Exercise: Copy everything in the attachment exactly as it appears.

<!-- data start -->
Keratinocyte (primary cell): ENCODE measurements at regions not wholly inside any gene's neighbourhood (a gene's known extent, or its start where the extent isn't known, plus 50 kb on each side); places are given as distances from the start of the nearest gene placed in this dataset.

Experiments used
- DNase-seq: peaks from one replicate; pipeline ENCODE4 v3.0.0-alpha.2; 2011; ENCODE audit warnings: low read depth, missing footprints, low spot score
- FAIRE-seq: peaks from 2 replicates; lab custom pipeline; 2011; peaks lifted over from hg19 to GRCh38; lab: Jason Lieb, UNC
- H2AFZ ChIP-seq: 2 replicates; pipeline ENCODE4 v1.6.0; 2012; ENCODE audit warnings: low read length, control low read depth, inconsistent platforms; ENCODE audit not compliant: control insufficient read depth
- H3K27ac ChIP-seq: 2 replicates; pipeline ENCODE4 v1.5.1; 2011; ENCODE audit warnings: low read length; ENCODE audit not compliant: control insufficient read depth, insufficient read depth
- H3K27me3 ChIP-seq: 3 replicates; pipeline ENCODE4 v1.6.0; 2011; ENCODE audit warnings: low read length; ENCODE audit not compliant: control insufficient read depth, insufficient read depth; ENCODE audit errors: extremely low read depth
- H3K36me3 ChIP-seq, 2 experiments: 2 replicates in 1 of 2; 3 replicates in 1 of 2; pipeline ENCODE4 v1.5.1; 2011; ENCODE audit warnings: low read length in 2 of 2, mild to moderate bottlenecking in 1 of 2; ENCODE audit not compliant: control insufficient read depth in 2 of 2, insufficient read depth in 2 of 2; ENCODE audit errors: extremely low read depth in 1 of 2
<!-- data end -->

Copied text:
Keratinocyte (primary cell): ENCODE measurements at regions not wholly inside any gene's neighbourhood (a gene's known extent, or its start where the extent isn't known, plus 50 kb on each side); places are given as distances from the start of the nearest gene placed in this dataset.

Experiments used
- DNase-seq: peaks from one replicate; pipeline ENCODE4 v3.0.0-alpha.2; 2011; ENCODE audit warnings: low read depth, missing footprints, low spot score
- FAIRE-seq: peaks from 2 replicates; lab custom pipeline; 2011; peaks lifted over from hg19 to GRCh38; lab: Jason Lieb, UNC
- H2AFZ ChIP-seq: 2 replicates; pipeline ENCODE4 v1.6.0; 2012; ENCODE audit warnings: low read length, control low read depth, inconsistent platforms; ENCODE audit not compliant: control insufficient read depth
- H3K27ac ChIP-seq: 2 replicates; pipeline ENCODE4 v1.5.1; 2011; ENCODE audit warnings: low read length; ENCODE audit not compliant: control insufficient read depth, insufficient read depth
- H3K27me3 ChIP-seq: 3 replicates; pipeline ENCODE4 v1.6.0; 2011; ENCODE audit warnings: low read length; ENCODE audit not compliant: control insufficient read depth, insufficient read depth; ENCODE audit errors: extremely low read depth
- H3K36me3 ChIP-seq, 2 experiments: 2 replicates in 1 of 2; 3 replicates in 1 of 2; pipeline ENCODE4 v1.5.1; 2011; ENCODE audit warnings: low read length in 2 of 2, mild to moderate bottlenecking in 1 of 2; ENCODE audit not compliant: control insufficient read depth in 2 of 2, insufficient read depth in 2 of 2; ENCODE audit errors: extremely low read depth in 1 of 2